1. Well, why not find yourself a more regular hobby that doesn't involve going out supping?

    Something more healthy?

    You can join a Call of Duty Xbox live zombie team or something.

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  2. Spot on. Special occasion is a good description of MBCF, and it takes a special occasion (local beer fest, quiz, music) to get a crowd out to the local these days, particularly midweek. Whether drinking cask, Perroni or Carling, pubs noticeably quieter year on year.

    Martin Taylor

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  3. There's much you're correct with, but is there a danger of snapshotting here? I once went to the (excellent) Fat Cat in Norwich, and when we (my wife and I, bucking the trend by being a middle-aged couple out for a drink?) were the only customers- and then, throughout the afternoon (on a weekday), it gradually filled to standing room only. When I visited this pub there were only the five of us, but it's often rammed. Something we'd observed on the 100 pubs tour we did is snapshots can be odd.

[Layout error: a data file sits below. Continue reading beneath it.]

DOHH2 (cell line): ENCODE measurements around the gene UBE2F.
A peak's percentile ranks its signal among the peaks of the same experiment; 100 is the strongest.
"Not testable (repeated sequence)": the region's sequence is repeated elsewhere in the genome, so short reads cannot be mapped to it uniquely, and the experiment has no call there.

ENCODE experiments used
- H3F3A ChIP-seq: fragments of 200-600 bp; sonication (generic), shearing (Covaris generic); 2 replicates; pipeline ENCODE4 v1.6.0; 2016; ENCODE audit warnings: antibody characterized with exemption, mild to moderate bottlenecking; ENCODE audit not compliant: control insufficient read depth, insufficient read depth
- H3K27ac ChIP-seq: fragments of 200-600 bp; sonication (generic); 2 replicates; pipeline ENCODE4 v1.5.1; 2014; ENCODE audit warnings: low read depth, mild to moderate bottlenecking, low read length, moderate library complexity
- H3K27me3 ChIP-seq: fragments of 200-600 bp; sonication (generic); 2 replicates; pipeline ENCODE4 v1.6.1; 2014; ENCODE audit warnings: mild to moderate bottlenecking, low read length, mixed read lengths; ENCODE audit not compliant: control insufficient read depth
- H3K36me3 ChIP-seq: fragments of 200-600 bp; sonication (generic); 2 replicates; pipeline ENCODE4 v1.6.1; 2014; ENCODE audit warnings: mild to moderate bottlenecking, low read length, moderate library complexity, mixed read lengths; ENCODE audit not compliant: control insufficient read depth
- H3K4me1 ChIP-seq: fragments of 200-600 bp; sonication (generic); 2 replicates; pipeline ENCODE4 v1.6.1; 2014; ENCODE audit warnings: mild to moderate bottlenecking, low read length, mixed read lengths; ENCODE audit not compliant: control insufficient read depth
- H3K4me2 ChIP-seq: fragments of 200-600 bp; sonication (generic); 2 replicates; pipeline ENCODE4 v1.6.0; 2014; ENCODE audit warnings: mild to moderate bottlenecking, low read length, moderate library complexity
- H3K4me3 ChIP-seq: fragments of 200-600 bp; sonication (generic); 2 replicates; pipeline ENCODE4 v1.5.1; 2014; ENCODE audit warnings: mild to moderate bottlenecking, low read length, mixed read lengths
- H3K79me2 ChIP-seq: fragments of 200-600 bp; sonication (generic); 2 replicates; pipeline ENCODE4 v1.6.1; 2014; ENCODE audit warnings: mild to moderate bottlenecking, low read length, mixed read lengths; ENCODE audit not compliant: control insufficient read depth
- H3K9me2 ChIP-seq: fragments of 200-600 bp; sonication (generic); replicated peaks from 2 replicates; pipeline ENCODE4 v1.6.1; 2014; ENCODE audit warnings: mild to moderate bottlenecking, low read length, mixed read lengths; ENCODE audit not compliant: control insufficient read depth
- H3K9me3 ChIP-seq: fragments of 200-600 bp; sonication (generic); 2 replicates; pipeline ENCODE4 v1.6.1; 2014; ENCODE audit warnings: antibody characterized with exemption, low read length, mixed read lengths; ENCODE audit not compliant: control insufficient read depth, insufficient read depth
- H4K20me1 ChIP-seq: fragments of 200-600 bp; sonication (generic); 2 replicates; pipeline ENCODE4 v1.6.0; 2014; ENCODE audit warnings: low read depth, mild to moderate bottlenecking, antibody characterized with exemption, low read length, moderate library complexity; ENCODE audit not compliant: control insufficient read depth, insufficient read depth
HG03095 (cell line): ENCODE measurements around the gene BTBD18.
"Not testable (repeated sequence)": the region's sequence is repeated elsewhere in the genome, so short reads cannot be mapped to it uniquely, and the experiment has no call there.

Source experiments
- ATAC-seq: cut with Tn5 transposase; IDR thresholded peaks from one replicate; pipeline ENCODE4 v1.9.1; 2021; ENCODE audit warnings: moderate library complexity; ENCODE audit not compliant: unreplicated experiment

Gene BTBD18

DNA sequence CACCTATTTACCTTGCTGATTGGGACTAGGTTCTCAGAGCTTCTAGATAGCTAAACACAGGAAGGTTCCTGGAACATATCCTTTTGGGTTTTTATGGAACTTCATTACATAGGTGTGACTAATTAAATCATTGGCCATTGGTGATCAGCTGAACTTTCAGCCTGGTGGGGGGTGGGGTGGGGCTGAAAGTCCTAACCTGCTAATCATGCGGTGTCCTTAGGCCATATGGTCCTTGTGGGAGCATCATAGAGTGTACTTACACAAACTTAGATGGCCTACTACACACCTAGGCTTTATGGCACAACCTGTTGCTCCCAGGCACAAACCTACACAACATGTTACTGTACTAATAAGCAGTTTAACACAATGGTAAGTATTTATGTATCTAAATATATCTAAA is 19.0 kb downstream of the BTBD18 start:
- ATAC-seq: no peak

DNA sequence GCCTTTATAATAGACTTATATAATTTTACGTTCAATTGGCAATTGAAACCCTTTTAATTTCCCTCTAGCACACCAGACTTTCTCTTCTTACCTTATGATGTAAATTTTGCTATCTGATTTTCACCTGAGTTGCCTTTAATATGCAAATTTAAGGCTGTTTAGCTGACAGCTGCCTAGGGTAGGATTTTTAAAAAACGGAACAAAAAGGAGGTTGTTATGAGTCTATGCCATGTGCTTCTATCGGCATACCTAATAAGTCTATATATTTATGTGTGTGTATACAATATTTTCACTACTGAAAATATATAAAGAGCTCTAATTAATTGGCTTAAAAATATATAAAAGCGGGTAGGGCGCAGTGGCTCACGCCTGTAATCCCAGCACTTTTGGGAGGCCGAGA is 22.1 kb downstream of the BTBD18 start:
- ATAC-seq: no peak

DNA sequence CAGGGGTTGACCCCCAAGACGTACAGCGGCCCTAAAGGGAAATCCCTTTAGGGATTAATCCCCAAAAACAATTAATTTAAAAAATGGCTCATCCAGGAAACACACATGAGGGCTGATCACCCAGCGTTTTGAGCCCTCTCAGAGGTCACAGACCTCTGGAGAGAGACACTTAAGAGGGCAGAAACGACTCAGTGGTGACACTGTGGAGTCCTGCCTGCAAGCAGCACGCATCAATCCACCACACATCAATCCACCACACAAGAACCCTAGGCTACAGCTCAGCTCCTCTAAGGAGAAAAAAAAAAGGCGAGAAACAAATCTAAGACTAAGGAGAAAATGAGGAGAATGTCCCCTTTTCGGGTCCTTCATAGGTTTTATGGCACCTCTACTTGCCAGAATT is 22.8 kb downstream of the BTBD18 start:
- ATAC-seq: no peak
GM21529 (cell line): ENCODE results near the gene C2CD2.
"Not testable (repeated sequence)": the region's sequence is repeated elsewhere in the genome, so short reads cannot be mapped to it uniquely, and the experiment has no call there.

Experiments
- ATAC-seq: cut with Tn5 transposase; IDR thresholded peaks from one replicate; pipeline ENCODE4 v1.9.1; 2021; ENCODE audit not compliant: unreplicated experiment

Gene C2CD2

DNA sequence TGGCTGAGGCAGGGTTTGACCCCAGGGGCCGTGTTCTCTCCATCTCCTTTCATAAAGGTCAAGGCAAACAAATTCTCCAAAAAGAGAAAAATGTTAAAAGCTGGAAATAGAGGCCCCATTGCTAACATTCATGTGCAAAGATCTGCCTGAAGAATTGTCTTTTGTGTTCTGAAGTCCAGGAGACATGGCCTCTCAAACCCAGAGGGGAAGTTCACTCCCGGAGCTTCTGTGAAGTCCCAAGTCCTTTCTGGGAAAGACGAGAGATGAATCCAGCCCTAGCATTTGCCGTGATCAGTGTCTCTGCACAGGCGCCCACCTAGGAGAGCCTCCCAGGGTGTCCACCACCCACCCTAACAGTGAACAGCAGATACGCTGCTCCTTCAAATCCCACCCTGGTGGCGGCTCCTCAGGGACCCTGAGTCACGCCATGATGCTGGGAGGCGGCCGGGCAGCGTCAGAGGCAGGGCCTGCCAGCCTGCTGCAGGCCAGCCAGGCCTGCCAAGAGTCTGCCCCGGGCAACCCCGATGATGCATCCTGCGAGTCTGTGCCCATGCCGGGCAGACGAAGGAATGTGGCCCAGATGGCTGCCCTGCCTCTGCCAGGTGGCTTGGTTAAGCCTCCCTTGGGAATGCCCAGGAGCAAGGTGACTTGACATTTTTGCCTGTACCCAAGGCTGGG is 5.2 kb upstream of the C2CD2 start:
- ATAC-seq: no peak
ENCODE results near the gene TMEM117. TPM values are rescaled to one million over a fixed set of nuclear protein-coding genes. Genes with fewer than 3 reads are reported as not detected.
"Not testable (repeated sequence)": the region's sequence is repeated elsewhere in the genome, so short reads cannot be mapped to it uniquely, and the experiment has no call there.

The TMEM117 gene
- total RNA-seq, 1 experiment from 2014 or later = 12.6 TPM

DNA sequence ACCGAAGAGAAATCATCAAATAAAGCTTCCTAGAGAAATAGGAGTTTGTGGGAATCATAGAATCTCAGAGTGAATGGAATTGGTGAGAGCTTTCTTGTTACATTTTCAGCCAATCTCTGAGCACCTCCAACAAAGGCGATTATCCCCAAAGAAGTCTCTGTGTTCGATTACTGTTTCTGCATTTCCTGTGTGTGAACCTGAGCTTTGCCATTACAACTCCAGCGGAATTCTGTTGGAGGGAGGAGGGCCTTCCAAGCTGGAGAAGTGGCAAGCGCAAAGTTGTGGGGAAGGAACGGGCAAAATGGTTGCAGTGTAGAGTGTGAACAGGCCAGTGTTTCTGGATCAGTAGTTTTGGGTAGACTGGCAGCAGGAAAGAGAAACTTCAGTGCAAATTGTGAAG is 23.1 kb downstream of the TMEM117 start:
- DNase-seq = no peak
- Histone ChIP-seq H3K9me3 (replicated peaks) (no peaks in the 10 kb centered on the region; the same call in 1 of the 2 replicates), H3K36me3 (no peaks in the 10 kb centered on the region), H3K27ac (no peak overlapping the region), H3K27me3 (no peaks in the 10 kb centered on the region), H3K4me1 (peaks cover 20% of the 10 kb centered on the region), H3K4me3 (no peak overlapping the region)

As we've all said before, the causes of pubs closing are complex, but generally, the better ones survive, and it's not neccesary to become a gastropub either, thankfully, or indeed to do anything but be welcoming and serve decent beer.

    As to the social change of going (or not) to the pub, there's some truth for sure, but amongst my friends and colleagues going to the pub (and not just to eat) is commonplace, the usual. It could be, of course, that I've skewed the sample by choosing friends that like what I like...

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    1. Yes, of course it is only a snapshot, but it's an increasing common situation. And, as I said in the linked blogpost, when you do come across a pub that still "works" in the old way, very often virtually all the customers are over 50.